As U.S. service members return home after years of fighting in Iraq and Afghanistan, Lt. Cmdr. Pamela Herbig-Wall, RN, CNS, PMHNP-BC, believes many of them will suffer from a silent threat: post-traumatic stress disorder.
While there are a range of treatment options available — from healthcare providers and mental health professionals to clergy, counselors and more — a key to successful PTSD treatment usually begins with detecting the disorder and then steering the veteran to the proper care, Herbig-Wall said.
An active duty servicewoman in the U.S. Navy since 1996, Herbig-Wall is the former director of the adult mental health nurse practitioner program at the Uniformed Services University of the Health Sciences in Bethesda, Md., and is pursuing a PhD at the University of Pennsylvania with funding from the Jonas Veterans Healthcare Program. She is a staff psychiatric nurse practitioner stationed at Camp Lejeune, N.C.
As operations in Iraq and Afghanistan wind down, Herbig-Wall said she believes nurses will be essential in fighting the battle against PTSD and other mental health concerns suffered by veterans.
“The No. 1 priority is to make sure our nurses are educated,” Herbig-Wall said. “They need to recognize the symptoms when they see it, to know what it looks like. But, No. 2, we need to help the individual recognize this, as well. Those in the military are not among the kinds of people in the world who are going to jump up and say, ‘I need help.”
Herbig-Walls commitment to helping those suffering from PTSD and traumatic brain injury began early in her career, as she served in Veterans Affairs hospitals. There, she worked with a range of veterans, including those who served in Korea and Vietnam and who still dealt with PTSD and related issues.
In coming years, more than 1 million American veterans will return from combat zones, and many of these service members will suffer from PTSD and other mental health issues.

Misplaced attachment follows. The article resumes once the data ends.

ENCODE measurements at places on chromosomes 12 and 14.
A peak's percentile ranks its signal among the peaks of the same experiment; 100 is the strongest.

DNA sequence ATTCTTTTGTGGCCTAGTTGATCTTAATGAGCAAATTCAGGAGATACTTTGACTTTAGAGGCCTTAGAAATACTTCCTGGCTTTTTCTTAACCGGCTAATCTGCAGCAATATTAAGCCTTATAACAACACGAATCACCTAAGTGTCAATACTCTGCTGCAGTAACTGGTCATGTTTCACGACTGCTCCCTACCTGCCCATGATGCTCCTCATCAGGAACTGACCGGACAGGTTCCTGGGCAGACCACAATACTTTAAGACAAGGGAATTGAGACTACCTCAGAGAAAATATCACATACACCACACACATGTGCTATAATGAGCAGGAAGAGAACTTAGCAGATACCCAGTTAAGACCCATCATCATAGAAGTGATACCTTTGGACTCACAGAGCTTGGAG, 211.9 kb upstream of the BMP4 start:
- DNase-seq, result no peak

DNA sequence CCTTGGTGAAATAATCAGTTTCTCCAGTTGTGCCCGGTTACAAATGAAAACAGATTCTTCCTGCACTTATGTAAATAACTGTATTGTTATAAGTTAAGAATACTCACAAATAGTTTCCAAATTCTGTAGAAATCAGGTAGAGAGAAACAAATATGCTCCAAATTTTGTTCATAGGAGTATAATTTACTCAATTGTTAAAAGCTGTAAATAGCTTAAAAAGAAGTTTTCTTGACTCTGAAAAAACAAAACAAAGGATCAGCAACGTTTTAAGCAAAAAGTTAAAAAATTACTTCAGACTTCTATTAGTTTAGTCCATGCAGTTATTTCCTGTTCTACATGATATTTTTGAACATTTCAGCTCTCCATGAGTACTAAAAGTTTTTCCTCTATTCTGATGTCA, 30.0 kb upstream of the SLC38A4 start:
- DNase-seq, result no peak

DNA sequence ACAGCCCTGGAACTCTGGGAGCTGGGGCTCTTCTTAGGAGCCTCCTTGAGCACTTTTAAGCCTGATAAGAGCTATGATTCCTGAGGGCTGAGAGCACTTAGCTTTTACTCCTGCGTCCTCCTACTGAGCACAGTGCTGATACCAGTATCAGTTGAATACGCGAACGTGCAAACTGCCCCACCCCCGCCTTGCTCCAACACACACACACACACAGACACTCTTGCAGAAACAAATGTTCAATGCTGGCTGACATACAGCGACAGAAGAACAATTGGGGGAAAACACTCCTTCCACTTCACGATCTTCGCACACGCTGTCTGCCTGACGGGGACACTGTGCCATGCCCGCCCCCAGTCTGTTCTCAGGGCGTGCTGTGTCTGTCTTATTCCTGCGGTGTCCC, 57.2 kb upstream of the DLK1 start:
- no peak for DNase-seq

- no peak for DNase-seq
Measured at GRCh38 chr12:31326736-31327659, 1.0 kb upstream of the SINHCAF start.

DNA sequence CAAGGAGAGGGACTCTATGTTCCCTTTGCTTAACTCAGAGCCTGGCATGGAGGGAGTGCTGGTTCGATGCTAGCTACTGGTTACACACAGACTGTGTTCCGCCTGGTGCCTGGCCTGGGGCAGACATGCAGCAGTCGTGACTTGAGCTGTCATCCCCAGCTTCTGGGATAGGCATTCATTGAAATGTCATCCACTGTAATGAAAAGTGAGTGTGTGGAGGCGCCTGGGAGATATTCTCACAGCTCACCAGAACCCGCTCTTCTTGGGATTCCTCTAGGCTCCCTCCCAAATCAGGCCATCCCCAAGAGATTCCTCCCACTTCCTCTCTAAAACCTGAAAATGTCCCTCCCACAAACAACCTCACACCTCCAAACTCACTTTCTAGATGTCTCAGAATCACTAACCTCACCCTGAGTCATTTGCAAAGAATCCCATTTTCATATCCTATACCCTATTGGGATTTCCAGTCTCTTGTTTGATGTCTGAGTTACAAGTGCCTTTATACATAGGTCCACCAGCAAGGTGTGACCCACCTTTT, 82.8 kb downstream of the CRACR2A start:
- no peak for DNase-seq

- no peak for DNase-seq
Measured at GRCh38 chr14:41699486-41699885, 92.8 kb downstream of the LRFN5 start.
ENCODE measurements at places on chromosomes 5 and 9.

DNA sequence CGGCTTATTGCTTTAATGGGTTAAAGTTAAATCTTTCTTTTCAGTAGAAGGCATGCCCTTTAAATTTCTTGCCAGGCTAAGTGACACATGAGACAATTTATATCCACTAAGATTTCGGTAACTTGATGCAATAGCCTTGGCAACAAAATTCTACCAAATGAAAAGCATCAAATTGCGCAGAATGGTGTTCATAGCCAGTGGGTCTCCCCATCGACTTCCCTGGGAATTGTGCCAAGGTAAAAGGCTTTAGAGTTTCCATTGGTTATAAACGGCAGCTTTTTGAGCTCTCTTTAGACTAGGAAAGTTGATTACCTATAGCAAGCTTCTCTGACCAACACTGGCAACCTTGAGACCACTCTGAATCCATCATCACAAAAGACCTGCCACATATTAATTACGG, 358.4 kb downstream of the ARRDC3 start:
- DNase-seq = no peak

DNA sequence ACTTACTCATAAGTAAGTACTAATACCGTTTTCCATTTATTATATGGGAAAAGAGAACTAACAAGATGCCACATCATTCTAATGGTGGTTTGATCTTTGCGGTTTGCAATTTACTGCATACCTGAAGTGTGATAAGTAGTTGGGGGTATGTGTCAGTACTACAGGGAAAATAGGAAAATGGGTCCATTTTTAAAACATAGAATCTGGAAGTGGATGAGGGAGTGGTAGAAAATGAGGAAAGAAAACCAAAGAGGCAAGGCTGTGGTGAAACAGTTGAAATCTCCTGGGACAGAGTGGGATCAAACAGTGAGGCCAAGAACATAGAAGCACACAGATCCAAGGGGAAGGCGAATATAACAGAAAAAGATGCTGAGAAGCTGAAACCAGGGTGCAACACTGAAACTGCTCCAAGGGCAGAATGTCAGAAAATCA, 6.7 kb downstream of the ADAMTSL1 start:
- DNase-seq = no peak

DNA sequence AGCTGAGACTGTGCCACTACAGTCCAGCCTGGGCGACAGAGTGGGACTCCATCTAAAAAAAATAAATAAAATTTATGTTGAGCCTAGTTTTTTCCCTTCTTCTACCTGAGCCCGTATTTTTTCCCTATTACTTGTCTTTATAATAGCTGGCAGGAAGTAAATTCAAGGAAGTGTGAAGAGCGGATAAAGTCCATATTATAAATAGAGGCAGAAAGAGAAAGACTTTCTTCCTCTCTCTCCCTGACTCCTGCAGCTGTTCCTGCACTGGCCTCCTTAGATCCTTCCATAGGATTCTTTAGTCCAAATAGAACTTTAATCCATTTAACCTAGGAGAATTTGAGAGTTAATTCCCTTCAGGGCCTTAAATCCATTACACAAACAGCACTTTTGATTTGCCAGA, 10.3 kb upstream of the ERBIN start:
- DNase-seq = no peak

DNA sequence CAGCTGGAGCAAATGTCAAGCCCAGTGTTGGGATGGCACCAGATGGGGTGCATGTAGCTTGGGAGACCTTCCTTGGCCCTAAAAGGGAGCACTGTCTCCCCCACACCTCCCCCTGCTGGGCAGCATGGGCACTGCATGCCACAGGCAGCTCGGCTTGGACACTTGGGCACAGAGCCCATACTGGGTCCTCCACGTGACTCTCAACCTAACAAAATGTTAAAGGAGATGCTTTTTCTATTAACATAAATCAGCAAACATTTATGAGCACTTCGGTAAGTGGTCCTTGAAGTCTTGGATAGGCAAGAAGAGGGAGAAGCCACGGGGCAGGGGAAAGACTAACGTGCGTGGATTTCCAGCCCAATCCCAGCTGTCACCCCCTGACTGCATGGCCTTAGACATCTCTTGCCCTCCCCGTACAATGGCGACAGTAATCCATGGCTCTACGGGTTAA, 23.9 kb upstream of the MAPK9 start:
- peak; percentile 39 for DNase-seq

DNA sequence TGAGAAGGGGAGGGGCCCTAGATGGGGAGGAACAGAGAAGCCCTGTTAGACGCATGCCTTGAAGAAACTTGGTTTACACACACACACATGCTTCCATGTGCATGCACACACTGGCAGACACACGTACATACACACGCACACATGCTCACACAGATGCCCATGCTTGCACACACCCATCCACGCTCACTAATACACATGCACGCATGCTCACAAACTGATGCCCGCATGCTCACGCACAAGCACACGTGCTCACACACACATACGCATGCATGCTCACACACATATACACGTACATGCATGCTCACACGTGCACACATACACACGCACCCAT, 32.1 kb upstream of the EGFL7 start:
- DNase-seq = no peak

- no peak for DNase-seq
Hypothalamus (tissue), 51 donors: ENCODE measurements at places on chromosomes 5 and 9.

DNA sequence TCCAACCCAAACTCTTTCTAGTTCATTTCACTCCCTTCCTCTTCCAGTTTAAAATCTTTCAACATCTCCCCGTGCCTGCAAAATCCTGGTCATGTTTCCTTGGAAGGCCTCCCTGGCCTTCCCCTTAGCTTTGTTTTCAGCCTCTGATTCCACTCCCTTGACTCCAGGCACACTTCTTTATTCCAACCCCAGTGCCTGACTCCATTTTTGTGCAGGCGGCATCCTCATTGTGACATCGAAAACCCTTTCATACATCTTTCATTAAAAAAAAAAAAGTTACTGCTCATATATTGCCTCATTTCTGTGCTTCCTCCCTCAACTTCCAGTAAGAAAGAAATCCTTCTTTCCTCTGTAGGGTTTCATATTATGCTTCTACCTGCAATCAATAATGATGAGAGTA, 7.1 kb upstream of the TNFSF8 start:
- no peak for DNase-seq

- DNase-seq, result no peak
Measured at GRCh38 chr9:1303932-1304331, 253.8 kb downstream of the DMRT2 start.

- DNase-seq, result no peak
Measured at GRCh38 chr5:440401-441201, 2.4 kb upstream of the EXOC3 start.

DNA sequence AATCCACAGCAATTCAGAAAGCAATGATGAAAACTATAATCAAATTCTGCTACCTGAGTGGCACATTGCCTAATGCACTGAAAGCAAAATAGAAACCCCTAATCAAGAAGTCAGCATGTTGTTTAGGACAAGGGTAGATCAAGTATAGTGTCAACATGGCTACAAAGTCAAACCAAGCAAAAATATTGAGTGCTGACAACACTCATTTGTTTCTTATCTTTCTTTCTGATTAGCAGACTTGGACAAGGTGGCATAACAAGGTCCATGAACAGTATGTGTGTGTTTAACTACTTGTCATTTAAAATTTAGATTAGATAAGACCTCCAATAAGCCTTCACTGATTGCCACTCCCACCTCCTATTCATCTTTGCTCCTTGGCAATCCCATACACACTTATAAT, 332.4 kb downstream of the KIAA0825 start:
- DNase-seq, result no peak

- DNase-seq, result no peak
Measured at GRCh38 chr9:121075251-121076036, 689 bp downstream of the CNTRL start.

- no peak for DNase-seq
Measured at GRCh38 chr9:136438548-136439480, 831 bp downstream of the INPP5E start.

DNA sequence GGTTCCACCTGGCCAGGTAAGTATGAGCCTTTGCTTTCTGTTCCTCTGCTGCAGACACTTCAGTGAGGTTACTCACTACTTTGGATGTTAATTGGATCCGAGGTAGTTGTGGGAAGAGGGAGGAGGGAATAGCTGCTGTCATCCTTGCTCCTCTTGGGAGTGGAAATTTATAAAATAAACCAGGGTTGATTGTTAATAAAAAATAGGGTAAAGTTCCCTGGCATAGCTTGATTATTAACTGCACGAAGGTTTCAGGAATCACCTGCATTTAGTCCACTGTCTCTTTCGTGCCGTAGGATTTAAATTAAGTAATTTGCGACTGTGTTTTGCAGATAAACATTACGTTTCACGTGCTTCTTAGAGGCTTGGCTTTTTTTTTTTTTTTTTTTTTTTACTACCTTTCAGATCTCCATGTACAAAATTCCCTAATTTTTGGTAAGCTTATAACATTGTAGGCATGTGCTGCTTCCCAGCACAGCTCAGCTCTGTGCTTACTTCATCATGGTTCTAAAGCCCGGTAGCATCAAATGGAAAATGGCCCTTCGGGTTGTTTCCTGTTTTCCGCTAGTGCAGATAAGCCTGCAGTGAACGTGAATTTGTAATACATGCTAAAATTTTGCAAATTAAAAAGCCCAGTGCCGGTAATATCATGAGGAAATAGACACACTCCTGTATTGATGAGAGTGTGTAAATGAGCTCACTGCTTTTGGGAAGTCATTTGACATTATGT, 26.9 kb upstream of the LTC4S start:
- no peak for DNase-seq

That is why Herbig-Wall said she is a strong proponent of the Joining Forces Initiative. Created under the offices of first lady Michelle Obama and second lady Jill Biden, the initiative is designed to promote services for returning veterans.
As part of that effort, the White House has partnered with nursing organizations and nursing schools to educate nurses about PTSD and other mental health issues returning veterans face.
The White House reports that about 1 in 6 returning veterans suffers from PTSD and traumatic brain injury. But regardless of the number, Herbig-Wall noted that many returning veterans at some point will seek care in either a VA or civilian hospital. And there, nurses will be among the first healthcare professionals to provide care.
She said the best treatment of PTSD often is individualized and holistic.
“They need to buy in, to be interested in their own treatment,” Herbig-Wall said.
And few healthcare professionals are more appropriately positioned to help patients “buy in” than nurses.
“They can spot things quickly, because they are in contact with patients all the time,” Herbig-Wall said.
Jane Kirschling, RN, DNS, FAAN, president of the American Association of Colleges of Nursing, which is based in Washington, D.C., said her association, including hundreds of nursing schools, is partnering with the VA through Joining Forces to create resources to help nurses nationwide recognize and help treat PTSD.
She said nursing schools for many years have provided instruction on PTSD. But she acknowledged there is still more nurses can learn about the disorder.
“This campaign has a tremendous ability for us to jump-start the work,” Kirschling said. “This will get our nurses aware of the disorder, and asking the right questions, and get [veterans] directed to the right programs and resources.”
Jonathan Bilyk is a freelance writer.